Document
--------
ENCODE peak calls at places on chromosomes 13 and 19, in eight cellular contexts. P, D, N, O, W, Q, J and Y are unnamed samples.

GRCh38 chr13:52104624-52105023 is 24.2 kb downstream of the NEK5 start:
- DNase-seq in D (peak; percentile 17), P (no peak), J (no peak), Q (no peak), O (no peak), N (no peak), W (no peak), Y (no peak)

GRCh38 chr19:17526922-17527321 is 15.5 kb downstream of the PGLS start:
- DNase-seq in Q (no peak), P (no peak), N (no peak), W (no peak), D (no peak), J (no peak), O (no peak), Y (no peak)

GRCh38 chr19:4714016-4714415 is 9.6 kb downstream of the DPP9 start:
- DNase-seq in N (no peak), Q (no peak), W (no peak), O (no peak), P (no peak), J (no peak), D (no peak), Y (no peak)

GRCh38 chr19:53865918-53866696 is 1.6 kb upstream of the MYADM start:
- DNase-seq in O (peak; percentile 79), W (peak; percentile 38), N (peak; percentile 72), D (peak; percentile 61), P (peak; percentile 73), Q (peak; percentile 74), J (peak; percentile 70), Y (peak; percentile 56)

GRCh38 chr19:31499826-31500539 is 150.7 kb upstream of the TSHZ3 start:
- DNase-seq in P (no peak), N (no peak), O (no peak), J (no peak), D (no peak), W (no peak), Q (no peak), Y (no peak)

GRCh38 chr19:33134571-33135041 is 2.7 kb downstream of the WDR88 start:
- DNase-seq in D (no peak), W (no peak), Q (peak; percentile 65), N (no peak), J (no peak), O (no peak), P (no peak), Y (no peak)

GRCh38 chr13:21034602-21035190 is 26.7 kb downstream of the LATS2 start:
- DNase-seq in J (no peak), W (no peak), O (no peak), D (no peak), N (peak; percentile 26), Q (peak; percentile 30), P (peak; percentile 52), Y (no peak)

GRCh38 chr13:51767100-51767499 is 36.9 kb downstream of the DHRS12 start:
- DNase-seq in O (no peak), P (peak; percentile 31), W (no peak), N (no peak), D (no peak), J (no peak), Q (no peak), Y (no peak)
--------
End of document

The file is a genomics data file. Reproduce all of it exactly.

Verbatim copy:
ENCODE peak calls at places on chromosomes 13 and 19, in eight cellular contexts. P, D, N, O, W, Q, J and Y are unnamed samples.

GRCh38 chr13:52104624-52105023 is 24.2 kb downstream of the NEK5 start:
- DNase-seq in D (peak; percentile 17), P (no peak), J (no peak), Q (no peak), O (no peak), N (no peak), W (no peak), Y (no peak)

GRCh38 chr19:17526922-17527321 is 15.5 kb downstream of the PGLS start:
- DNase-seq in Q (no peak), P (no peak), N (no peak), W (no peak), D (no peak), J (no peak), O (no peak), Y (no peak)

GRCh38 chr19:4714016-4714415 is 9.6 kb downstream of the DPP9 start:
- DNase-seq in N (no peak), Q (no peak), W (no peak), O (no peak), P (no peak), J (no peak), D (no peak), Y (no peak)

GRCh38 chr19:53865918-53866696 is 1.6 kb upstream of the MYADM start:
- DNase-seq in O (peak; percentile 79), W (peak; percentile 38), N (peak; percentile 72), D (peak; percentile 61), P (peak; percentile 73), Q (peak; percentile 74), J (peak; percentile 70), Y (peak; percentile 56)

GRCh38 chr19:31499826-31500539 is 150.7 kb upstream of the TSHZ3 start:
- DNase-seq in P (no peak), N (no peak), O (no peak), J (no peak), D (no peak), W (no peak), Q (no peak), Y (no peak)

GRCh38 chr19:33134571-33135041 is 2.7 kb downstream of the WDR88 start:
- DNase-seq in D (no peak), W (no peak), Q (peak; percentile 65), N (no peak), J (no peak), O (no peak), P (no peak), Y (no peak)

GRCh38 chr13:21034602-21035190 is 26.7 kb downstream of the LATS2 start:
- DNase-seq in J (no peak), W (no peak), O (no peak), D (no peak), N (peak; percentile 26), Q (peak; percentile 30), P (peak; percentile 52), Y (no peak)

GRCh38 chr13:51767100-51767499 is 36.9 kb downstream of the DHRS12 start:
- DNase-seq in O (no peak), P (peak; percentile 31), W (no peak), N (no peak), D (no peak), J (no peak), Q (no peak), Y (no peak)